On Friday, India’s federal Home Ministry issued a notification making it mandatory for families of victims of “violence perpetrated by terrorists or naxals and communal riots” to receive financial assistance from federal schemes.
“Eligible beneficiaries desirous of receiving the benefit under the 'Central Scheme for Assistance to Civilian Victims/Family of Victims of Terrorist/Communal/LWE (Left-Wing Extreemism) Violence and Cross Border Firing and Mine/IED Blasts on Indian Territory are required to furnish proof of possession of an Aadhaar number or undergo Aadhaar authentication", the notification reads.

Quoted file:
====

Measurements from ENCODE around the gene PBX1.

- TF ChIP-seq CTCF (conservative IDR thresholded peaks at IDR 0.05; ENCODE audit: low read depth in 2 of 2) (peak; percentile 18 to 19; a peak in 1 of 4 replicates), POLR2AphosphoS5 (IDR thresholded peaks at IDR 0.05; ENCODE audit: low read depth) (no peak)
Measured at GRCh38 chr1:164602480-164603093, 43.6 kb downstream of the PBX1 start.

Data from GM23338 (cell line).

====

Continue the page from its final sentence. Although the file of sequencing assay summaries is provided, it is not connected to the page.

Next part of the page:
While the new stipulation will enter into force in all states and federally administered territories, the northeastern states of Assam and Meghalaya have been exempted from its purview. Not all residents of these two states have been covered by Aadhaar.
India’s federal government spends nearly a million dollars (INR 60-70 million) as relief to families of such victims.
Some civil rights groups had challenged the validity of Adhaar, with demographic and biometric details of citizens, as it breaches their privacy. Its critics have also raised the alarm over the possible misuse of the sensitive information – fingerprints, face, and iris scans.
Critics have also warned that documenting sensitive information of citizens could turn the country into a surveillance state. The matter even reached the Supreme Court of India, and in 2018, the top court upheld the constitutional validity of the project. But, it ruled the privacy of individuals and the protection of data should be maintained.